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A small glossary for discussion of Bolshevik policy

April 26, 2017

By Lars T. Lih. Three vivid and emotive Russian words are indispensable for a real understanding of the Bolshevik hegemony scenario: vlast, narod, and vozhd. While each of them have typical English equivalents that are not in themselves inaccurate, the English words leave out much that is important.

Vlast is usually translated “power,” but this is not an entirely adequate translation, since vlast has a more specific reference than the English word “power,” namely, the sovereign authority in a particular country. In order to have the vlast, one must have the right of making a final decision, to be capable both of making these decisions and of seeing that they are carried out. Often, in English, in an attempt to catch these nuances, vlast is translated by the unidiomatic phrase “the power.”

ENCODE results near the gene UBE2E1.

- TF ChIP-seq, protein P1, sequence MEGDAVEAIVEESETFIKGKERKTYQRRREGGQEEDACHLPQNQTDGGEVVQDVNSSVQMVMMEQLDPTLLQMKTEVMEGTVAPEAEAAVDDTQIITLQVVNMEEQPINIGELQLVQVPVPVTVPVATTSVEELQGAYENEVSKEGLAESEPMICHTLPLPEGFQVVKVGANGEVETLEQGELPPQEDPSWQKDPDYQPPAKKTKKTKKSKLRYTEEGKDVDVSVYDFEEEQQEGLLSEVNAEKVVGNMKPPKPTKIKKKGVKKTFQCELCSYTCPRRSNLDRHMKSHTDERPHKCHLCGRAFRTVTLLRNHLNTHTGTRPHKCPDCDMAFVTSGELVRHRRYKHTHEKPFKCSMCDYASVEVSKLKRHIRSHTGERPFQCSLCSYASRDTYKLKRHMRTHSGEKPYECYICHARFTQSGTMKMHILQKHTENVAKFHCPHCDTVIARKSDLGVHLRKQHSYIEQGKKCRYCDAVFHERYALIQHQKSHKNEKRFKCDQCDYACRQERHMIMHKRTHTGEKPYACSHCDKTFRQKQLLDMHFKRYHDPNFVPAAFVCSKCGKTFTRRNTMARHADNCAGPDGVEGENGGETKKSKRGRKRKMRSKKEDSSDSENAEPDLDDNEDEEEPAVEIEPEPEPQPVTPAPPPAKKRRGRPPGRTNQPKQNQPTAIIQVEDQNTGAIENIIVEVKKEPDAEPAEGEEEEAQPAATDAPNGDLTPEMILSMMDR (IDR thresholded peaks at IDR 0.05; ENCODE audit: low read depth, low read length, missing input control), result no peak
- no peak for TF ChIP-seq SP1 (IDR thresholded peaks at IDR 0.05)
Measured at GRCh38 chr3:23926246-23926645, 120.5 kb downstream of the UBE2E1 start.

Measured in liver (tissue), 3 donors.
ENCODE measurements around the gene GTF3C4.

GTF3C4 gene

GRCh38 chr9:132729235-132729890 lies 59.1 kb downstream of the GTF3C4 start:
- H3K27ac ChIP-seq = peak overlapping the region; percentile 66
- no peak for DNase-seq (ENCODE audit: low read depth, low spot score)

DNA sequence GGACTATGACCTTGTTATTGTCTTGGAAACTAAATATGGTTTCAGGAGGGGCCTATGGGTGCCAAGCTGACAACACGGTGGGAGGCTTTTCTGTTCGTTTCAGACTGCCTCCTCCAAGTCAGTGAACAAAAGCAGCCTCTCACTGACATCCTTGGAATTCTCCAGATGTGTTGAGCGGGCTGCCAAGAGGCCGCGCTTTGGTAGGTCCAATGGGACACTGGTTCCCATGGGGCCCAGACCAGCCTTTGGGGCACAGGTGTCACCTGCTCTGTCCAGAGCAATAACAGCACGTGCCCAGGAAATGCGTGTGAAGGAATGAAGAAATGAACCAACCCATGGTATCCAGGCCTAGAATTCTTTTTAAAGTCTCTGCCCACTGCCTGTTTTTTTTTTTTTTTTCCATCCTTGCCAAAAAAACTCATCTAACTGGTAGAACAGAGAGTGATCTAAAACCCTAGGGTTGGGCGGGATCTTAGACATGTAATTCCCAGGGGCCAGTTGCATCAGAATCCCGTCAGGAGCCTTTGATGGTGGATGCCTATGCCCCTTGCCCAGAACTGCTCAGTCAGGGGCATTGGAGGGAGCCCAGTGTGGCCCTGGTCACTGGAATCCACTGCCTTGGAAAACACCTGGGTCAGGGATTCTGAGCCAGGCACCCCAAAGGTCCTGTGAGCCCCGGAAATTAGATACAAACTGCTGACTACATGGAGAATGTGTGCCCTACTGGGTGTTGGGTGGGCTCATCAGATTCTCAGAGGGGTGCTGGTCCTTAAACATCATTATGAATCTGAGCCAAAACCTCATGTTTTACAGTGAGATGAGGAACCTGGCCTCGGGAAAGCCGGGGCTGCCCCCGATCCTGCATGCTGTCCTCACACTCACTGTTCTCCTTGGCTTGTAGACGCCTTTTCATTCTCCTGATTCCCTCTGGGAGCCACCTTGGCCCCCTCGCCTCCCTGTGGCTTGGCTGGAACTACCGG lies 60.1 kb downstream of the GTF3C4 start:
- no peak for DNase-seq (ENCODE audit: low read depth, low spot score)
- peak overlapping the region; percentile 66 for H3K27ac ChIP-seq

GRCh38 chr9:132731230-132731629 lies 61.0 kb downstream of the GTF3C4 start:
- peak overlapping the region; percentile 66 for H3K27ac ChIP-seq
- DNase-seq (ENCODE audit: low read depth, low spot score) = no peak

Narod means “the people,” but the political and emotional connotations are quite different. The Russian narod was made up of the workers, peasants and urban lower classes, in sharp distinction to educated and elite society. The Russian revolutionary “populists” of the nineteenth century were called narodniki. The narod was also a basic category for the Bolsheviks, although they also thought in class terms and saw one class component of the narod (the workers) as the natural leaders of the other basic component (the peasants).

Vozhd:  “Hegemon” was a learned Greek word for leader, while vozhd was a warmer and more familiar Russian word. Later on, Stalin was often called the great Vozhd of the Soviet Union.

The hegemony scenario of Old Bolshevism can be summarized in this way: the proletarian must become the vozhd of the narod in order to create a vlast able to carry the revolution to the end.

Praktiki: This Russian word, frequently used in discussions of Bolshevik policy on this website, refers to the mid-level activists who did the hands-on “practical” work of the party.

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